Immersing the audience/participant in an evolving atmosphere of light and sound, Entanglement Witness is a responsive environment, a transitional space between the real and the virtual world. Moving through the environment, participants actively engage with sound and their own transformed image, while interacting with an avatar that exists in a parallel world of light.
In a darkened room, the audience walks through a triangular-shaped space built from three 2 x 3 meter grey video screens; the video is the only light source. There they meet a video avatar, played by Cummings, who beckons them into the screen environment. An infrared camera picks up the images of the audience for image processing, while analyzing their movement to control aspects of the sound. The 20-minute installation is in six sections and runs continuously, accompanied by a hypnotic soundtrack in surround sound.
In several sections silhouetted images of the audience are captured and filled with moving water or moving light. The projectors are positioned so that participants may cast shadows onto the screen, or have their physical bodies “painted” with the moving light. Active movements will cause ripples in the sound. The effect is to imply a complete world, where audience members are invited to interact with each other and with the avatar, breaking down the barriers between the self and others.
Cummings appears life size, standing on the floor eye-to-eye with the audience. She earnestly tries to “make contact” with the audience, initiating an empathetic connection. However, the avatar’s movements behave by their own laws of physics, as they were shot using stop action techniques. The result is an uncanny image, with the ability for parts of the body to move at hyper speed, or for the entire body to hover and float.
Quantum theory shows that certain objects can become linked by a mysterious process called entanglement. Particles that become entangled are deeply connected, regardless of the distance between them. As artists, we use this concept to ask questions about our relationship with technology and with each other. How “entangled” are we with our electronic devices? How connected are we with people at a great distance, through email, sound and video? Is it possible to become entangled in a virtual/projected image?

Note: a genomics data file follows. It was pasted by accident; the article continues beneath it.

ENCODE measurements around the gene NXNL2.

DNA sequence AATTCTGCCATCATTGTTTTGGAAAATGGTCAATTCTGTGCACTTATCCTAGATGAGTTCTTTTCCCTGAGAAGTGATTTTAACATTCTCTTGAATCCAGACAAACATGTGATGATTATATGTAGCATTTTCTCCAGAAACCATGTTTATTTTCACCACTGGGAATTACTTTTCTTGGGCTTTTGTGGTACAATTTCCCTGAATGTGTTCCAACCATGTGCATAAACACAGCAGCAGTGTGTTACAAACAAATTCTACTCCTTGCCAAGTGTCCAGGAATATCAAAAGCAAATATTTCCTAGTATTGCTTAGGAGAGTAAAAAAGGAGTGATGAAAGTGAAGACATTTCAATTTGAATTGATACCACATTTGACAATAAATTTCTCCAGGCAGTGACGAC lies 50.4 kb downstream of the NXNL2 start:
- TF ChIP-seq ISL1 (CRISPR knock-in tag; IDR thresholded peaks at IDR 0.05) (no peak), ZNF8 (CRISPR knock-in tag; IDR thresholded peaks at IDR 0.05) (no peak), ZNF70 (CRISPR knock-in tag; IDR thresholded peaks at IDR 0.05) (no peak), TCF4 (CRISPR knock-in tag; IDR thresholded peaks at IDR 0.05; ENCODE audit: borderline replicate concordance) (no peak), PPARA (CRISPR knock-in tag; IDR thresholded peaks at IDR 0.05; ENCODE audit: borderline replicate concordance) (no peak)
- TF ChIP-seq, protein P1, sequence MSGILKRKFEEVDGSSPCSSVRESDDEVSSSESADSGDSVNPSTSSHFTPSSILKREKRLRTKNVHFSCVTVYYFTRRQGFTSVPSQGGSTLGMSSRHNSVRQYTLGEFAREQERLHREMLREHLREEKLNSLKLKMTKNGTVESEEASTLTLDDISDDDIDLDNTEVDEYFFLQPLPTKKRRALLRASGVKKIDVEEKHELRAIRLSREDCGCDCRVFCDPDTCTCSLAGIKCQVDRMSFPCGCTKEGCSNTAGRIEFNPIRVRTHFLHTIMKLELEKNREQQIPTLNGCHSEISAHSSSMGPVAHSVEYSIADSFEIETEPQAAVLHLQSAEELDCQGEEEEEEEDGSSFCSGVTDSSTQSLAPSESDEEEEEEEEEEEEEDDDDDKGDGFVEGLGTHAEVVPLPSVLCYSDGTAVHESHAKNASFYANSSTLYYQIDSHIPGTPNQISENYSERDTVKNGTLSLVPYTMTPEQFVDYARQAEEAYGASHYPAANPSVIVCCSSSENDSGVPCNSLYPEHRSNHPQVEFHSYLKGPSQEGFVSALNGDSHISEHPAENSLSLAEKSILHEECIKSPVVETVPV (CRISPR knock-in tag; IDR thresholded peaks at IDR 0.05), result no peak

Entanglement Witness creates many visceral connections that blur the boundaries between the physical and virtual: bodies creating sound, the “filled” projections of the audience and of the avatar, audience shadows on the screen and live bodies colored with moving projection light. At various times, all members of the audience and the avatar are made of the same material. There is a liberating loss of physical detail in the silhouette; what is left is the expressive outline of the body in social interaction with real and virtual characters.
Artistic Research was inspired by three scientific ideas. First, from quantum physics, we adopted a poetic notion of entanglement witness to investigate how technology enables us to connect with other people, and their virtual representation, “at a distance.” Second, we created an immersive, “mixed reality” environment, which blurs the separation between the real world and the virtual world. Finally, we were interested in current research in neuroscience regarding mirror neurons, which neurologist V.S. Ramachandran calls “empathy neurons,” as they give us the ability to feel what another is feeling, and thereby understand their internal experiences. This works several ways in the installation: the relatively intimate space inside the screened area places the audience close to each other and to the avatar. The “mirroring” experience happens inside the room between participants, on screen between participants, and with the avatar, who is designed to foster an empathetic response.
Technical research for this project includes image capture of the body using infrared cameras and background subtraction; lumakey and chromakey techiques to “fill” the silhouettes of the audience with moving video; motion sensing using measurements of frame difference; motion sensing data controlling audio processing filters, synthesis engines and sample playback; surround sound; and three-channel, immersive video.
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